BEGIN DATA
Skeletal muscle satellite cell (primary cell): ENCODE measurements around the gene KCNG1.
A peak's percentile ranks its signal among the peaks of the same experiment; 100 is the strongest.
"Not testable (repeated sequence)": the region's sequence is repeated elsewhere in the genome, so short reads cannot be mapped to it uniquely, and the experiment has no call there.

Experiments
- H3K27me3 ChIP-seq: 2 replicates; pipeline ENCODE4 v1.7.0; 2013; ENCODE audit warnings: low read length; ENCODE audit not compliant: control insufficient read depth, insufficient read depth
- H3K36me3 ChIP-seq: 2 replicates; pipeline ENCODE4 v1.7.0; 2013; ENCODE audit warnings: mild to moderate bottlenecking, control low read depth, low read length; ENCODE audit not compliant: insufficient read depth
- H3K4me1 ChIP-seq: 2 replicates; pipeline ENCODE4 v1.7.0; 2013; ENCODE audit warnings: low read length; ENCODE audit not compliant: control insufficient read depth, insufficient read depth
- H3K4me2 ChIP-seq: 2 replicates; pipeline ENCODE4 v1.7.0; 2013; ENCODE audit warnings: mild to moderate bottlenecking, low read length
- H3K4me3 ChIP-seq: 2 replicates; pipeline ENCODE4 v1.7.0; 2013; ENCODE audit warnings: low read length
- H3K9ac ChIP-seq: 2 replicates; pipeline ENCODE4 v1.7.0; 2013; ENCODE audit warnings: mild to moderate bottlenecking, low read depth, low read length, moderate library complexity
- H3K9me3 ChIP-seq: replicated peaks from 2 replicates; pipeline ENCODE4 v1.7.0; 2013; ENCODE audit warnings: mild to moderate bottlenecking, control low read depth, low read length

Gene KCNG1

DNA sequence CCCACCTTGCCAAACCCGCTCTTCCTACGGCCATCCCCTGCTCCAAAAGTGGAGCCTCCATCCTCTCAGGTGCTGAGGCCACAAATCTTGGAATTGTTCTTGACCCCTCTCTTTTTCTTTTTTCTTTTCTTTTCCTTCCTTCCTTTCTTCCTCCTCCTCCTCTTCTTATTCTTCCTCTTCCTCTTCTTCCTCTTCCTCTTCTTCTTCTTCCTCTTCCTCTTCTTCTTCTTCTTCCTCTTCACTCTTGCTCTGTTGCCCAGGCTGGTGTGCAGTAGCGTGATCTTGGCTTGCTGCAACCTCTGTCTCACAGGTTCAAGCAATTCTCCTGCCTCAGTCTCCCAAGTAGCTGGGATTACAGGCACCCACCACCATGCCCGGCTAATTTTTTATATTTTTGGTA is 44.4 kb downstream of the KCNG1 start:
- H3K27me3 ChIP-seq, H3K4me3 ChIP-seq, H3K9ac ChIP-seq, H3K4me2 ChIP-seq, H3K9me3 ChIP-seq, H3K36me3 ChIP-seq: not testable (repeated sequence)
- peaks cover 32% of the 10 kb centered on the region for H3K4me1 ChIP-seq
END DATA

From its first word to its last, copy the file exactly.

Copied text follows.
Skeletal muscle satellite cell (primary cell): ENCODE measurements around the gene KCNG1.
A peak's percentile ranks its signal among the peaks of the same experiment; 100 is the strongest.
"Not testable (repeated sequence)": the region's sequence is repeated elsewhere in the genome, so short reads cannot be mapped to it uniquely, and the experiment has no call there.

Experiments
- H3K27me3 ChIP-seq: 2 replicates; pipeline ENCODE4 v1.7.0; 2013; ENCODE audit warnings: low read length; ENCODE audit not compliant: control insufficient read depth, insufficient read depth
- H3K36me3 ChIP-seq: 2 replicates; pipeline ENCODE4 v1.7.0; 2013; ENCODE audit warnings: mild to moderate bottlenecking, control low read depth, low read length; ENCODE audit not compliant: insufficient read depth
- H3K4me1 ChIP-seq: 2 replicates; pipeline ENCODE4 v1.7.0; 2013; ENCODE audit warnings: low read length; ENCODE audit not compliant: control insufficient read depth, insufficient read depth
- H3K4me2 ChIP-seq: 2 replicates; pipeline ENCODE4 v1.7.0; 2013; ENCODE audit warnings: mild to moderate bottlenecking, low read length
- H3K4me3 ChIP-seq: 2 replicates; pipeline ENCODE4 v1.7.0; 2013; ENCODE audit warnings: low read length
- H3K9ac ChIP-seq: 2 replicates; pipeline ENCODE4 v1.7.0; 2013; ENCODE audit warnings: mild to moderate bottlenecking, low read depth, low read length, moderate library complexity
- H3K9me3 ChIP-seq: replicated peaks from 2 replicates; pipeline ENCODE4 v1.7.0; 2013; ENCODE audit warnings: mild to moderate bottlenecking, control low read depth, low read length

Gene KCNG1

DNA sequence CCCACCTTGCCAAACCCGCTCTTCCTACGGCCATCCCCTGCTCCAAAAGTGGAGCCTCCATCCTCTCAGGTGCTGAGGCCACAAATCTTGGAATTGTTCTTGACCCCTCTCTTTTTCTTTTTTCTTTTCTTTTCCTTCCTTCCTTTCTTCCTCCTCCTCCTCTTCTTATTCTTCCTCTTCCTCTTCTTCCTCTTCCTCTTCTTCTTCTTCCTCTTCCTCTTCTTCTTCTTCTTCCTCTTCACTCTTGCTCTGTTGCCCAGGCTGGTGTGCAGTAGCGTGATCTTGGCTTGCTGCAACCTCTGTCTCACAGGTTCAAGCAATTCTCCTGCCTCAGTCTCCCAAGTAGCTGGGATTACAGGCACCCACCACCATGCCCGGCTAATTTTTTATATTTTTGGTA is 44.4 kb downstream of the KCNG1 start:
- H3K27me3 ChIP-seq, H3K4me3 ChIP-seq, H3K9ac ChIP-seq, H3K4me2 ChIP-seq, H3K9me3 ChIP-seq, H3K36me3 ChIP-seq: not testable (repeated sequence)
- peaks cover 32% of the 10 kb centered on the region for H3K4me1 ChIP-seq